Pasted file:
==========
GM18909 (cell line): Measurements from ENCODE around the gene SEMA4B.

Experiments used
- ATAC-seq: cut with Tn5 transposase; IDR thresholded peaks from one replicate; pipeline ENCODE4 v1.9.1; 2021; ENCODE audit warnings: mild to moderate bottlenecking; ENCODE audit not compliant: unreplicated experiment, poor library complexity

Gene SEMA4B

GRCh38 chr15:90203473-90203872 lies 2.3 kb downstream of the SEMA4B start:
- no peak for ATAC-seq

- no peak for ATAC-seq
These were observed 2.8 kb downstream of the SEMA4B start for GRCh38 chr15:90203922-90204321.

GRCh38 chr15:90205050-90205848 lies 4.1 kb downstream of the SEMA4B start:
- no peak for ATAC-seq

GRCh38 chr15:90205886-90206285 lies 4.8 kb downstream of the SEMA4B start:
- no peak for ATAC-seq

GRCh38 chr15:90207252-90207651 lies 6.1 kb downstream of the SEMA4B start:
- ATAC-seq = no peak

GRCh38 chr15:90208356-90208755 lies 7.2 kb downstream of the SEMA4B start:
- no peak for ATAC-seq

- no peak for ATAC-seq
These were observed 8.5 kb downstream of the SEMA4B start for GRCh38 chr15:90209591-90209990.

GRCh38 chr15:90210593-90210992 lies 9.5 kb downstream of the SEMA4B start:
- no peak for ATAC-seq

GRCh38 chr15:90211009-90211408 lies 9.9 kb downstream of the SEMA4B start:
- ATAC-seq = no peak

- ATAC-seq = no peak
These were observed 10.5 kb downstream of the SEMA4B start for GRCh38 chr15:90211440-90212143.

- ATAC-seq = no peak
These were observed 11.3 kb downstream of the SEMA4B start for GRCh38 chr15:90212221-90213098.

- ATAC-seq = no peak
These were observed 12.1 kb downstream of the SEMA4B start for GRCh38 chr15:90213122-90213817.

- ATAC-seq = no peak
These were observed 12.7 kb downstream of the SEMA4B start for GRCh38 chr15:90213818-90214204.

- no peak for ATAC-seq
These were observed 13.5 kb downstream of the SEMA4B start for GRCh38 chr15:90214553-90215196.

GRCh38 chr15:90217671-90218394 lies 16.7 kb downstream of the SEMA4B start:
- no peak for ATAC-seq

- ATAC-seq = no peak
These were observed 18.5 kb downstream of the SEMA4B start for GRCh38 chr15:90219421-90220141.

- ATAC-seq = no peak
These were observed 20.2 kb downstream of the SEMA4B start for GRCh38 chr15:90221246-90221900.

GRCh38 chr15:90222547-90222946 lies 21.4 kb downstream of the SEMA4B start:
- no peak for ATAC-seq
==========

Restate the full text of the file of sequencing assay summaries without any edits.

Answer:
GM18909 (cell line): Measurements from ENCODE around the gene SEMA4B.

Experiments used
- ATAC-seq: cut with Tn5 transposase; IDR thresholded peaks from one replicate; pipeline ENCODE4 v1.9.1; 2021; ENCODE audit warnings: mild to moderate bottlenecking; ENCODE audit not compliant: unreplicated experiment, poor library complexity

Gene SEMA4B

GRCh38 chr15:90203473-90203872 lies 2.3 kb downstream of the SEMA4B start:
- no peak for ATAC-seq

- no peak for ATAC-seq
These were observed 2.8 kb downstream of the SEMA4B start for GRCh38 chr15:90203922-90204321.

GRCh38 chr15:90205050-90205848 lies 4.1 kb downstream of the SEMA4B start:
- no peak for ATAC-seq

GRCh38 chr15:90205886-90206285 lies 4.8 kb downstream of the SEMA4B start:
- no peak for ATAC-seq

GRCh38 chr15:90207252-90207651 lies 6.1 kb downstream of the SEMA4B start:
- ATAC-seq = no peak

GRCh38 chr15:90208356-90208755 lies 7.2 kb downstream of the SEMA4B start:
- no peak for ATAC-seq

- no peak for ATAC-seq
These were observed 8.5 kb downstream of the SEMA4B start for GRCh38 chr15:90209591-90209990.

GRCh38 chr15:90210593-90210992 lies 9.5 kb downstream of the SEMA4B start:
- no peak for ATAC-seq

GRCh38 chr15:90211009-90211408 lies 9.9 kb downstream of the SEMA4B start:
- ATAC-seq = no peak

- ATAC-seq = no peak
These were observed 10.5 kb downstream of the SEMA4B start for GRCh38 chr15:90211440-90212143.

- ATAC-seq = no peak
These were observed 11.3 kb downstream of the SEMA4B start for GRCh38 chr15:90212221-90213098.

- ATAC-seq = no peak
These were observed 12.1 kb downstream of the SEMA4B start for GRCh38 chr15:90213122-90213817.

- ATAC-seq = no peak
These were observed 12.7 kb downstream of the SEMA4B start for GRCh38 chr15:90213818-90214204.

- no peak for ATAC-seq
These were observed 13.5 kb downstream of the SEMA4B start for GRCh38 chr15:90214553-90215196.

GRCh38 chr15:90217671-90218394 lies 16.7 kb downstream of the SEMA4B start:
- no peak for ATAC-seq

- ATAC-seq = no peak
These were observed 18.5 kb downstream of the SEMA4B start for GRCh38 chr15:90219421-90220141.

- ATAC-seq = no peak
These were observed 20.2 kb downstream of the SEMA4B start for GRCh38 chr15:90221246-90221900.

GRCh38 chr15:90222547-90222946 lies 21.4 kb downstream of the SEMA4B start:
- no peak for ATAC-seq